Sunday, February 12, 2006

Honk if you love Jesus...and like Darwin

Yesterday, I was driving behind a car with a Darwin bumper sticker. You know, the one with the Jesus fish, but Darwin is written inside it and the fish has legs.

I think those stickers are ridiculous, but more on that later.

It reminded me of sixth grade Catholic School religion class, when I first learned that Adam and Eve was a story, and that in fact, the Pope said it was okay for Catholics to believe that God created man through evolution.

I always thought that was the theory of Intelligent Design, something that's been in the news a lot around here because some people in Kansas want it taught in public schools.

But that's not what Intelligent Design Theory says at all, I learned yesterday.

After a church trivia night last Sunday, I vowed to learn more. So with the boys at their cousins, and the baby asleep, and the laundry and dishes piling up everywhere, I did a little light reading yesterday on evolution and intelligent design. Today is, by the way, Charles Darwin's birthday, as well as the day of the Lord, the perfect time, I think, to consider how God created everything.

Here is what Intelligent Design states, according to the Web site, : features of living things are best explained by an intelligent cause rather than an undirected process such as natural selection.

In other words, Intelligent Design does not state that God creates new living things through macroevolution (the evolution that turns fish into land creatures, for instance,) but that he creates them and macroevolution doesn't happen.

Now I'm not sure what the Catholic church says in terms of evolution. I always thought you either believed in it or didn't, but I guess there are degrees of belief in evolution. Some people believe only in microevolution, changes that happen within a species.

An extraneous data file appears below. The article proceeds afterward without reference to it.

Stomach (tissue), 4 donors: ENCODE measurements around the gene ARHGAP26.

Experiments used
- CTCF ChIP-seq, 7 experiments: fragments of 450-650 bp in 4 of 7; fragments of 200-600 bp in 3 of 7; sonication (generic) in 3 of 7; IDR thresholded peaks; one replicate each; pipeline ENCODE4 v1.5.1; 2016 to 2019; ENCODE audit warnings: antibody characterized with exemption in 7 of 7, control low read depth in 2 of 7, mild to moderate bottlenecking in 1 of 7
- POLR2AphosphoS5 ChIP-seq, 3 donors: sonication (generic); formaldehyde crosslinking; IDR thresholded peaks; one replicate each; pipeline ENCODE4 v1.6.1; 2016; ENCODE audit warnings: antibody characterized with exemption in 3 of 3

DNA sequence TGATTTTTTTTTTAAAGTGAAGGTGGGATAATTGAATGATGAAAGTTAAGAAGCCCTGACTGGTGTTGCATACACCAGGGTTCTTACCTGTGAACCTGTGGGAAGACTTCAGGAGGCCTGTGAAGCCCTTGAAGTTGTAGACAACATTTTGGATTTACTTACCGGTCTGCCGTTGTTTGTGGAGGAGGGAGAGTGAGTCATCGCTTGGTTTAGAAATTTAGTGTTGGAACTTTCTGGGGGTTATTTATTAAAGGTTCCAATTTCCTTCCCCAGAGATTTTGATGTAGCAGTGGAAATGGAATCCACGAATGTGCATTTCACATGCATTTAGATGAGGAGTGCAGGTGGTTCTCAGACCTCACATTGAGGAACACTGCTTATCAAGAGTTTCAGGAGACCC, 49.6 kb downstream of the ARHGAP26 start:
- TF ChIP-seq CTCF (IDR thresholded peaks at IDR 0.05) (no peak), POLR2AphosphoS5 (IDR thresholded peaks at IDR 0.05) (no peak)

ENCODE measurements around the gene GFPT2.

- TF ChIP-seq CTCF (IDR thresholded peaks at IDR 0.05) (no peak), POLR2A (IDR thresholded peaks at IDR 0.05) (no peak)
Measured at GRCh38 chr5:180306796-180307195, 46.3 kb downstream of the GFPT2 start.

A refresher course on evolution:
Charles Darwin, the birthday boy, put forth the theory that evolution happens through natural selection. Animals who adapt to their environments, by say, growing more fur, thrive better, look healthier, do a better job attracting mates, and then produce furrier offspring.

I know this works from personal experience because my husband is very furry and we have furry children. We don't even have to buy them coats in the winter.

Anyway, intelligent design proponents think animals evolve to a certain extent, but only within their group of animals. For instance, a bird's beak can become bigger, but dinosaurs cannot lose their arms and sprout wings. They say there is no mechanism by which this can happen.

Not so fast, say evolutionary scientists. One such mechanism is the Hox gene, which turns on and off in animals, resulting in changes like fish lobes turning into hands. Intelligent design proponents think this can't be proven.

They think an intelligent designer creates animals on the spot, albeit with many years between the various creations. They do not, like the old creationists, believe God created the world in seven days.

To read about this debate, go to Click on evolution and then intelligent design. This is set up for intelligent design proponents to state their case and evolution scientists to knock it down. You might think this is an unfair setup, but it will give you an idea of the arguments on both sides.